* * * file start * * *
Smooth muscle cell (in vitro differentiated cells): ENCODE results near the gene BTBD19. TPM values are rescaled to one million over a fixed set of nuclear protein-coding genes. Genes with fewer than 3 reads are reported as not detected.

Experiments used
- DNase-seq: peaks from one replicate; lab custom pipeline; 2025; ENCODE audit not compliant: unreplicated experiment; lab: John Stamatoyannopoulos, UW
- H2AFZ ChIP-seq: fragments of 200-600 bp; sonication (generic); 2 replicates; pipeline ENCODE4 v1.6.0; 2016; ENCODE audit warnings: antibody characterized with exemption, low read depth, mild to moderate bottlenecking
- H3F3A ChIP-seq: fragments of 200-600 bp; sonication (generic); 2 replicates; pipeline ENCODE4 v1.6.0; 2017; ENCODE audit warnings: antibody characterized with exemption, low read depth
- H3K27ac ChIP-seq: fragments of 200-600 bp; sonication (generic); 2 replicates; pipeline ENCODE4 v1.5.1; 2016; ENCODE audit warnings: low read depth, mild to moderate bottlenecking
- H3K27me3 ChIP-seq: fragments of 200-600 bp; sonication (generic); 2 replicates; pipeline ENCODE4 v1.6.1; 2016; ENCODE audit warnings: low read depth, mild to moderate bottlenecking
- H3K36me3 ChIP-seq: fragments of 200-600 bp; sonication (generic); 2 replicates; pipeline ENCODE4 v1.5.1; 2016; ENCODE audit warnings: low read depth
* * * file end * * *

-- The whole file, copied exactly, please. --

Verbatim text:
Smooth muscle cell (in vitro differentiated cells): ENCODE results near the gene BTBD19. TPM values are rescaled to one million over a fixed set of nuclear protein-coding genes. Genes with fewer than 3 reads are reported as not detected.

Experiments used
- DNase-seq: peaks from one replicate; lab custom pipeline; 2025; ENCODE audit not compliant: unreplicated experiment; lab: John Stamatoyannopoulos, UW
- H2AFZ ChIP-seq: fragments of 200-600 bp; sonication (generic); 2 replicates; pipeline ENCODE4 v1.6.0; 2016; ENCODE audit warnings: antibody characterized with exemption, low read depth, mild to moderate bottlenecking
- H3F3A ChIP-seq: fragments of 200-600 bp; sonication (generic); 2 replicates; pipeline ENCODE4 v1.6.0; 2017; ENCODE audit warnings: antibody characterized with exemption, low read depth
- H3K27ac ChIP-seq: fragments of 200-600 bp; sonication (generic); 2 replicates; pipeline ENCODE4 v1.5.1; 2016; ENCODE audit warnings: low read depth, mild to moderate bottlenecking
- H3K27me3 ChIP-seq: fragments of 200-600 bp; sonication (generic); 2 replicates; pipeline ENCODE4 v1.6.1; 2016; ENCODE audit warnings: low read depth, mild to moderate bottlenecking
- H3K36me3 ChIP-seq: fragments of 200-600 bp; sonication (generic); 2 replicates; pipeline ENCODE4 v1.5.1; 2016; ENCODE audit warnings: low read depth